As for lodging, eating out, cost of drinks etc. it is very inexpensive.  You can stay close to the hill if you would like, but there is no such thing as "traffic" in Wausau.  I personally would find a place away from the freeway and take in some of the local "charm" that Wausau has to offer.

 

Last, but not least KEEP YOUR SKIS WAXED AND TUNED!!!  If you have midfats or powder skis, leave them home.  I ski on World Cup Slalom and GS skis exclusively at Granite.  Best choice by far.  Go back and forth between the areas I described and you will have a great time.

 

If you are a Snowboarder and love the parks, Granite Peak absolutely rocks.  Enjoy your trip! 

post #52 of 56

^ I've never skiied at cascade or Devils head, but granite is the best I've skiied in wisconsin.  Then again, I'm somewhat of a n00b, but oh well.  I think its best to do everything th above poster said, but on the right side of the hill is one of the most fun runs I've skiied.  Start out skiing the steep trail right under the lift or maybe go in the trees there if you're good enough, then continue on the run to the flatter section where a run with 7 jumps in a row starts.  They are all fairly small (like 15 ft or so) and easy jumps, but are really fun.  After the jumps are done go in the trees to the right or the left for some tight tree skiing, even though its not very steep you can go pretty fast by following the paths that are in there already.

post #53 of 56

As a big Midwest skier, I thought I'd comment.  You won’t go wrong with skiing cascade or granite but depending on how long you are willing to drive, you have other options.  In my opinion, there are 3 types of Midwest ski areas:

 

1. areas that are close to a major metro area

2. areas that are much better than metro areas but not the best

3. areas that are the best in the Midwest

 

I don't know where you live but so I won't comment on metro ski areas but here are some to consider in the other categories.  I have included Michigan areas that are may be close to

 

Category 2: (Good)

Cascade, WI

Granite Peak, WI

Devils Head, WI

Crystal, MI

Caberfae, MI

 

Category 3: (Best)

Whitecap, WI

Big Powderhorn Mt, MI UP

Black Jack, MI UP

Indian Head, MI UP

Mt Bohemia, MI UP

Mt Marquette, MI UP

Porkies, MI UP

Boyne Mt, MI

Boyne Highlands, MI

Nubs Knob, MI

Shanty Creek, MI

 

I have skied at all but two of the above and would be happy to comment in more detail on any of these.

post #54 of 56

^ how exactly is indianhead?  Could compare it to marquette or granite?  I'm going there sometime this winter with my school's ski club and want to know if its worth going.  I like skiing glades, and really steep stuff (at least by midwest standards).

post #55 of 56

Nathanvg - I'm definately interested in your take on the U.P. ski hills such as Indianhead, Powderhorn etc.  I spent a lot of time skiing those hills growing up but haven't been back in years.  Is it the snow quality, terrain?  What I loved about Powderhorn and Indianhead was the atmosphere.  Family friends had a place on the hill at Powderhorn and I have many fond memories of that place.  Granite is super convienient for me, but I should take a trip up there this season.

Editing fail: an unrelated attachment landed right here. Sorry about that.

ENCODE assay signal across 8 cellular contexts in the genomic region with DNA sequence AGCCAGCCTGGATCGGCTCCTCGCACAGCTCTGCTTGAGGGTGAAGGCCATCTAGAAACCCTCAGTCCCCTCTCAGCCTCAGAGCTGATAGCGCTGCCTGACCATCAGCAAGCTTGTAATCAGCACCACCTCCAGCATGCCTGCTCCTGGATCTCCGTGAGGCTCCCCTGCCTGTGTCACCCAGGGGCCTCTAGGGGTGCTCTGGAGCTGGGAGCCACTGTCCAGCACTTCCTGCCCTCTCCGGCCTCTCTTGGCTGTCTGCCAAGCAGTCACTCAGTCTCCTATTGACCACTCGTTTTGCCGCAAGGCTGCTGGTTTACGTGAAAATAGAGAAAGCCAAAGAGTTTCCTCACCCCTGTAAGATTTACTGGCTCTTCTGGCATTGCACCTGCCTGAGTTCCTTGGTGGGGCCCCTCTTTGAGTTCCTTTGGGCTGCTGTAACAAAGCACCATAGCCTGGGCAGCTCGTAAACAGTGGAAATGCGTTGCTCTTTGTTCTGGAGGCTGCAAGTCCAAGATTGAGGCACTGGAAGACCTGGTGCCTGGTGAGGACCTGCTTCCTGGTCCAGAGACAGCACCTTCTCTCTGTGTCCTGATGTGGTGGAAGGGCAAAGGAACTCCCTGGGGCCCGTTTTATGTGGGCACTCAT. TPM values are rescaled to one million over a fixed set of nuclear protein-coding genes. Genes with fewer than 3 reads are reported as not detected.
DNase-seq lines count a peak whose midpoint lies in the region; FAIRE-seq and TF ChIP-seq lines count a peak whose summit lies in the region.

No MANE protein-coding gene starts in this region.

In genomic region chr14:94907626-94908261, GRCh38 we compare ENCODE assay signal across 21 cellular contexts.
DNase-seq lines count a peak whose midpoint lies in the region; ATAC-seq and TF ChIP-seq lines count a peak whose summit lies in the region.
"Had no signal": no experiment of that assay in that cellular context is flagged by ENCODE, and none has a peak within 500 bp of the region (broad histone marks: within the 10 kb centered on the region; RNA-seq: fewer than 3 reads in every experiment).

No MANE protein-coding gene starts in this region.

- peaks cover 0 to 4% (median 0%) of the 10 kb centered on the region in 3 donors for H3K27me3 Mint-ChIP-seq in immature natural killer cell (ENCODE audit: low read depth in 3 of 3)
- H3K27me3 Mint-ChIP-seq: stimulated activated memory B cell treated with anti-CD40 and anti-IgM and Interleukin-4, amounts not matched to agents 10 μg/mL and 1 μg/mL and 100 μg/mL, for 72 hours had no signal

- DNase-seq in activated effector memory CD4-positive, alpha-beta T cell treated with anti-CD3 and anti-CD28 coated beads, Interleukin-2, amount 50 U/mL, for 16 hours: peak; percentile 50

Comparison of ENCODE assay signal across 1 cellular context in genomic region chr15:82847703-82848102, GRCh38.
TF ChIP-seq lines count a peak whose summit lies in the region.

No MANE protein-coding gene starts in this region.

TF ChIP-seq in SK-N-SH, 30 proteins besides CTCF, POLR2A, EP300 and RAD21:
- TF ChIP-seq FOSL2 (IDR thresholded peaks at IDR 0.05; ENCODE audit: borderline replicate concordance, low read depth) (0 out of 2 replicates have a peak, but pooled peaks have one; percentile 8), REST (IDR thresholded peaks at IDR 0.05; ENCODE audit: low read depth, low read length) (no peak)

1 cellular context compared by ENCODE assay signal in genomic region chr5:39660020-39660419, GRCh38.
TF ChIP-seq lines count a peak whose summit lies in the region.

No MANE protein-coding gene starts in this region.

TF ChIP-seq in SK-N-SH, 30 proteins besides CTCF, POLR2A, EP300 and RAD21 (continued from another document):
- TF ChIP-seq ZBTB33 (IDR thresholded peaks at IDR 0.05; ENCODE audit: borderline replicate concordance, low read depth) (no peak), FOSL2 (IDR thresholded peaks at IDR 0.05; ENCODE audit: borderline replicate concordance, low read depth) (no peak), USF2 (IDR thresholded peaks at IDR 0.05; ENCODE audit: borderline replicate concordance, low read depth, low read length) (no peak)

post #56 of 56
Quote:
Originally Posted by chickenonabun View Post

^ how exactly is indianhead?  Could compare it to marquette or granite?  I'm going there sometime this winter with my school's ski club and want to know if its worth going.  I like skiing glades, and really steep stuff (at least by midwest standards).



 

Indianhead's strength is long cruising runs.  There are two runs listed as double black that are steep but pretty short.  Indianhead does not allow skiing in the trees.  Granite’s runs are long like Indianhead’s but Indianhead’s are better because they have a constant pitch with very little run out.  If you also enjoy skiing cruisers, Indianhead has probably the best selection of long cruisers in the Midwest.

 

 

Quote:
Originally Posted by Cheese Head View Post

Nathanvg - I'm definately interested in your take on the U.P. ski hills such as Indianhead, Powderhorn etc.  I spent a lot of time skiing those hills growing up but haven't been back in years.  Is it the snow quality, terrain?  What I loved about Powderhorn and Indianhead was the atmosphere.  Family friends had a place on the hill at Powderhorn and I have many fond memories of that place.  Granite is super convienient for me, but I should take a trip up there this season. 

The snow quality is generally a lot better in the UP due to lake effect snow.  The runs are about the same length as Granite but with a lot more variety and less run out.  The result is a lot of runs that feel much longer and have interesting twists and turns.  Both Indianhead and Powderhorn have lots of good groomed runs and a few mogul runs.  Powderhorn's main lodge burned down last year but they are building a new one which should be nice.  (not sure when it opens)  I think the runs at Granite are really pretty boring in comparison to the UP. 

 

You might also want to checkout Whitecap which is near Indianhead and Powderhorn but with a very different feel.  Whitecap's runs are shorter but they are a lot of them spread across 3 peaks.  The runs weave through the trees and vary from mellow to very steep.